Supreme Court puts off decision on abortion pill mifepristone for two more days

The Supreme Court on Wednesday extended its temporary hold on a court decision that prevents patients from obtaining the abortion pill mifepristone by mail.

WASHINGTON — The Supreme Court on Wednesday delayed making a decision that could prevent patients from obtaining the abortion pill mifepristone in the mail by extending a temporary block on a lower court ruling.

In a brief order issued by Justice Samuel Alito, the court said the hold first announced last week would be extended another two days until just before midnight on Friday. The announcement says nothing about how the court will ultimately resolve the case, although the delay could indicate there is division among the nine justices.

The decision means that, at least for now, women can still obtain mifepristone by mail as the legal battle continues.

The Supreme Court is weighing whether to more permanently block a decision issued by Texas-based U.S. District Judge Matthew Kacsmaryk that handed a sweeping victory to abortion opponents. Both the Justice Department and Danco Laboratories, which makes the brand version of mifepristone, Mifeprex, had asked the court to immediately step in.

Both the Justice Department and Danco said the court should immediately block Kacsmaryk’s April 7 ruling in full while it considers what steps to take.

Last week, the 5th U.S. Circuit Court of Appeals gave the FDA a partial victory by declining to suspend the original Food and Drug Administration approval of mifepristone in 2000, which would have made distribution of the drug unlawful.

But the court allowed separate elements of Kacsmaryk’s decision to remain in place, including a prohibition on obtaining the drug by mail, which is what the Justice Department is contesting at the Supreme Court. The lower court ruling, if left in effect would also impose other restrictions and suspend approval of a generic version of the drug made by GenBioPro.

The abortion drug Mifepristone.Phil Walter / Getty Images

In order to win a more permanent block on the lower court ruling, the Biden administration would need to win the votes of at least five of the nine justices on the court, which last summer in a 5-4 ruling overturned the landmark Roe v. Wade ruling that said women nationwide have the right to obtain an abortion.

The new case raises different legal issues concerning the FDA’s process for approving drugs, but will nevertheless put to the test the court’s pledge last year that it would leave abortion policy to the states and federal government.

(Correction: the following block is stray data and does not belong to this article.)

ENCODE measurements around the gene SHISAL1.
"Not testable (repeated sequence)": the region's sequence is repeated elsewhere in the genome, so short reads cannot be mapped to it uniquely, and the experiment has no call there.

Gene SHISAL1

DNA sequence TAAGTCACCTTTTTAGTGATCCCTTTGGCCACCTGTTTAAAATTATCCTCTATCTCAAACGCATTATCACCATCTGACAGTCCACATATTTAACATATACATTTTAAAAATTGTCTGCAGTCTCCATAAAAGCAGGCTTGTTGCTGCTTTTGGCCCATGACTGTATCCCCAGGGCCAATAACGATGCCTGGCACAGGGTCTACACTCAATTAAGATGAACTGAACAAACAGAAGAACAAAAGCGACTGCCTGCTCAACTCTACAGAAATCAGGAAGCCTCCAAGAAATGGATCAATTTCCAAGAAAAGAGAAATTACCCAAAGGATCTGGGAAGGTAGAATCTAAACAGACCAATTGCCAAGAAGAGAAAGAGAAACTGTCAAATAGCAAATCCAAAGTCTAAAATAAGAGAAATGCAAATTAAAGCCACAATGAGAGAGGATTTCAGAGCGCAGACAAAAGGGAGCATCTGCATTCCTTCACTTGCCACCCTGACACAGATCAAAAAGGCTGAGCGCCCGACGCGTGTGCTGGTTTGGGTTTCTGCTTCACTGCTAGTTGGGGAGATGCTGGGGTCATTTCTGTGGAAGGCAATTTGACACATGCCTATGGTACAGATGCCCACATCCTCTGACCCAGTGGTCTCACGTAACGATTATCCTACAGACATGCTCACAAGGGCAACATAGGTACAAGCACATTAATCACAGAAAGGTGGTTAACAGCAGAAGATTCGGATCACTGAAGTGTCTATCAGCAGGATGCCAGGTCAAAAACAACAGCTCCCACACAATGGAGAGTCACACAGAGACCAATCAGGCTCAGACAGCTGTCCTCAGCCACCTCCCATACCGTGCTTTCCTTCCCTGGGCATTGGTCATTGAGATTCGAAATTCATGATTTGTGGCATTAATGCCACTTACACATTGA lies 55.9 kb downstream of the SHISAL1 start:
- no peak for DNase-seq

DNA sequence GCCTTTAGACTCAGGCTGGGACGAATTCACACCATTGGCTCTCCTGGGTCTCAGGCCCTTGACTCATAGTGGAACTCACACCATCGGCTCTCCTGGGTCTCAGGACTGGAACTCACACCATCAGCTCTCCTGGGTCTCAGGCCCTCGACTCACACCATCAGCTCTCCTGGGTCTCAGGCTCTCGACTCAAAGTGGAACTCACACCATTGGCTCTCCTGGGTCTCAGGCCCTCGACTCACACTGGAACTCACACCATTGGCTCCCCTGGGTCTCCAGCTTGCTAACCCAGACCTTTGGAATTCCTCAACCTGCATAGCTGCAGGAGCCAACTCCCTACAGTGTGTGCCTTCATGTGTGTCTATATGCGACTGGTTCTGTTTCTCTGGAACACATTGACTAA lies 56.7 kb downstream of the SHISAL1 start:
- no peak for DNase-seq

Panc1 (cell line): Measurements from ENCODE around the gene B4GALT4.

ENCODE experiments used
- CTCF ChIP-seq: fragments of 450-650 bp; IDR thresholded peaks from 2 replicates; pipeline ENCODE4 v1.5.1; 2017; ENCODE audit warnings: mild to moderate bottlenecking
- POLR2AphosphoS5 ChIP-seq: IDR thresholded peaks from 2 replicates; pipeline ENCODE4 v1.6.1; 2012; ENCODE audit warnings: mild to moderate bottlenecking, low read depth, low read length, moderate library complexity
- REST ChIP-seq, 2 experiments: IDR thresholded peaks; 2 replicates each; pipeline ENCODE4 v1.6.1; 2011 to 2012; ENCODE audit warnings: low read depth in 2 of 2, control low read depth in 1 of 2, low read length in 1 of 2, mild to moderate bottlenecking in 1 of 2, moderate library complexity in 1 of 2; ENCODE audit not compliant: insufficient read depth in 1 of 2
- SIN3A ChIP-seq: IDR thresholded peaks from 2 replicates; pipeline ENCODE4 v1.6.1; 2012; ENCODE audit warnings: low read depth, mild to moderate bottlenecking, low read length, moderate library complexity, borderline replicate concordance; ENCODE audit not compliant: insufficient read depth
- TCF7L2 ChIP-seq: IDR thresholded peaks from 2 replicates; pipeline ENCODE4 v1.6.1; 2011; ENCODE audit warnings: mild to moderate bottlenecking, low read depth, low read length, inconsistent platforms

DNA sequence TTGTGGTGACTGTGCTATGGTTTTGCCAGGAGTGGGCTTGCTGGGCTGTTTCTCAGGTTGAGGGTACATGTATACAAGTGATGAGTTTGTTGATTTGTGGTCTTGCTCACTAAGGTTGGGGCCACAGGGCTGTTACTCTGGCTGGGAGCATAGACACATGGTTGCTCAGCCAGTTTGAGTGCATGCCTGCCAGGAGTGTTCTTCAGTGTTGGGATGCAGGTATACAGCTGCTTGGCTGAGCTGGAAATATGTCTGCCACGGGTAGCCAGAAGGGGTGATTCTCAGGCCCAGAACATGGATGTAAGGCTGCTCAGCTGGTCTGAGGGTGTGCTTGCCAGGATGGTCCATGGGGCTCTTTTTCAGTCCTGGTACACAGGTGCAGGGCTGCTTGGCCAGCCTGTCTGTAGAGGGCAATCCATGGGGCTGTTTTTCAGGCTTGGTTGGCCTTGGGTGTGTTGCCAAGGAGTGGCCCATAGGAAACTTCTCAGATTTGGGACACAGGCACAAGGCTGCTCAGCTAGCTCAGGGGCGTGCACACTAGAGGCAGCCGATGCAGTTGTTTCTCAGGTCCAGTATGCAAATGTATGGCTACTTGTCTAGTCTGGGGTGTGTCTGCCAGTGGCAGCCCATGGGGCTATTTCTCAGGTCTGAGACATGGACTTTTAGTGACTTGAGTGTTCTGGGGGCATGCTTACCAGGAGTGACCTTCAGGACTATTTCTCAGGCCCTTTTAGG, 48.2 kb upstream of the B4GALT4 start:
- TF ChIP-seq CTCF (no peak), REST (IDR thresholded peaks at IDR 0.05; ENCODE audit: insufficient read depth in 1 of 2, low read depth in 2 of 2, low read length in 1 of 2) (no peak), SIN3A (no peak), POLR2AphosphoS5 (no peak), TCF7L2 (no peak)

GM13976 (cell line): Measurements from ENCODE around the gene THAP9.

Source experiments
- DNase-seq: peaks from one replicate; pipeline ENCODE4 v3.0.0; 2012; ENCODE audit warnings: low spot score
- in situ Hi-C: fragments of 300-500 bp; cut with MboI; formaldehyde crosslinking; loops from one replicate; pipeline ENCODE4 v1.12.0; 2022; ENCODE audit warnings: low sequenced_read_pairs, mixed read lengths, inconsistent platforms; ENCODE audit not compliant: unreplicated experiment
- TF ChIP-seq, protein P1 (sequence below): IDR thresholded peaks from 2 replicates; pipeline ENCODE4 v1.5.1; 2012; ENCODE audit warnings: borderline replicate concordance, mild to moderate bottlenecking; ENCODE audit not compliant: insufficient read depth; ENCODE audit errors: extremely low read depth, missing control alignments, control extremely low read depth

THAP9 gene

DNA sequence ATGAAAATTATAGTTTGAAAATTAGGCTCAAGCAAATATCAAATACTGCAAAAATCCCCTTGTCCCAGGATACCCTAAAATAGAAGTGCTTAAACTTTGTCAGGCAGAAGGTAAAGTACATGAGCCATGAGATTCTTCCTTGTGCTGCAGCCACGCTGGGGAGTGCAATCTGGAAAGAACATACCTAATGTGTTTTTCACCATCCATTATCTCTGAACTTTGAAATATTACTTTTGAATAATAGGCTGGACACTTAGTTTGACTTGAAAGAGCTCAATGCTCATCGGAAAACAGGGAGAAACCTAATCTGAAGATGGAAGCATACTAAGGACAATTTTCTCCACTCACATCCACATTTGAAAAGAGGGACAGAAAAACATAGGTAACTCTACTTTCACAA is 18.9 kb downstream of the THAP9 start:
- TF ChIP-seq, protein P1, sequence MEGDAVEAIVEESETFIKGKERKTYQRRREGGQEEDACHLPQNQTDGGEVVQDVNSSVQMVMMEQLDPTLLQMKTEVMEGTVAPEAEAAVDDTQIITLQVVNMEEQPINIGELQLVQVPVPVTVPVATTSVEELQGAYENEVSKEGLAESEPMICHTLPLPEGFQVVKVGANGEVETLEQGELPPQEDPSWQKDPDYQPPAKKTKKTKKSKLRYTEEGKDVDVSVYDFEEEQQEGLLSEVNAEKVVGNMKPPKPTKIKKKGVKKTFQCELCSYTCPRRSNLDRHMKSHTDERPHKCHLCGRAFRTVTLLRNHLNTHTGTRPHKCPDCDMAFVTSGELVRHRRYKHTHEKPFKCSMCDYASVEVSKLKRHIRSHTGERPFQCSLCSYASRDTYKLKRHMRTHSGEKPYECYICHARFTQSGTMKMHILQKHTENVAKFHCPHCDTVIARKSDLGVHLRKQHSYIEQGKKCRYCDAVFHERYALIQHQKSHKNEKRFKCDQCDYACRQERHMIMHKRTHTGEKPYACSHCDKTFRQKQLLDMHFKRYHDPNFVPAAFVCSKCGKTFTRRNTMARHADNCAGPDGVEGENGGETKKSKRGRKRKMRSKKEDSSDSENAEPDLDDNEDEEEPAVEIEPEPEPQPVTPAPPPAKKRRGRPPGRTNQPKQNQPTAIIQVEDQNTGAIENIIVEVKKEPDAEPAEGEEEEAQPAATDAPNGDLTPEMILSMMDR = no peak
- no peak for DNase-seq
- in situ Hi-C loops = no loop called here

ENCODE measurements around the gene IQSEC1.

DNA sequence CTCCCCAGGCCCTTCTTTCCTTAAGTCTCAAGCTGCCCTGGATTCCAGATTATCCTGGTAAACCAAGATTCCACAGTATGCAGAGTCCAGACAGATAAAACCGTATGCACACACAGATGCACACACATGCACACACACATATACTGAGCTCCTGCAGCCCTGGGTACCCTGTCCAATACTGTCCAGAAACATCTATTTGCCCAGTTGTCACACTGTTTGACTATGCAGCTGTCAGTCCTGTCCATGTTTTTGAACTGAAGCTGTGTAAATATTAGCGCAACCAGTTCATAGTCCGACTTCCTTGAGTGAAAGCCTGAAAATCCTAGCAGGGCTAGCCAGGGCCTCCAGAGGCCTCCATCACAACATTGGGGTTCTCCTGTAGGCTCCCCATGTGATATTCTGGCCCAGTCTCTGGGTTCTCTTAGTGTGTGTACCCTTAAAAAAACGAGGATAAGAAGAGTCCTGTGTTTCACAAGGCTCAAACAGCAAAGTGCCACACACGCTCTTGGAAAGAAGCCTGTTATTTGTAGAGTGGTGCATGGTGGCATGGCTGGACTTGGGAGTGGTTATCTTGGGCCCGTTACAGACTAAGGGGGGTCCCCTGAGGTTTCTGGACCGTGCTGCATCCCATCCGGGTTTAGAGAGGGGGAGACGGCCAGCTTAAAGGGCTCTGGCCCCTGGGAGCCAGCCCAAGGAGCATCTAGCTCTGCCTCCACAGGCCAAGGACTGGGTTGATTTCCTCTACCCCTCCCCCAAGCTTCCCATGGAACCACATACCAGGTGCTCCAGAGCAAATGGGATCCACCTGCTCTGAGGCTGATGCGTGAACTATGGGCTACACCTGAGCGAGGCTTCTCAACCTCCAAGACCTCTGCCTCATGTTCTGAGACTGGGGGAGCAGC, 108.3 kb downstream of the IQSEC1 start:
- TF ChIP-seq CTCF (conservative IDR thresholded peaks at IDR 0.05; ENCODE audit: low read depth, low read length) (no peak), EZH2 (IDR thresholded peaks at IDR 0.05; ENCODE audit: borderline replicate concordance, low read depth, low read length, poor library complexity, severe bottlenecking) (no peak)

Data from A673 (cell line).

A further wrinkle was added by a federal judge in Washington state who issued a preliminary injunction this month in a different case barring the FDA from “altering the status quo and rights as it relates to the availability of mifepristone.”

That ruling, also issued April 7, applies only to the 17 liberal-leaning states and the District of Columbia that filed a lawsuit in February challenging the FDA’s regulations over the drug.

Separately, GenBioPro filed its own lawsuit on Wednesday against the FDA claiming its due process rights would be violated if there is an abrupt change to the regulatory scheme.

While a different drug, misoprostol, can be used alone for abortions, experts have said it is not as effective in terminating pregnancies as it is when administered in tandem with mifepristone.

A majority of abortions in the U.S. are carried out with the use of pills, according to a survey conducted by the Guttmacher Institute, a research group that supports abortion rights.

As a result of the Supreme Court’s decision to overturn Roe v. Wade, various conservative states have enacted tough abortion restrictions that already make it difficult if not impossible for women to terminate a pregnancy, whether by accessing pills or undergoing a surgical procedure. There are 12 states where abortion is effectively banned altogether, according to Guttmacher.

More Stories

Stay informed by joining TruthRow

24/7 coverage from 1000+ journalists. Subscriber-exclusive events. Unmatched political and international news.

You can cancel anytime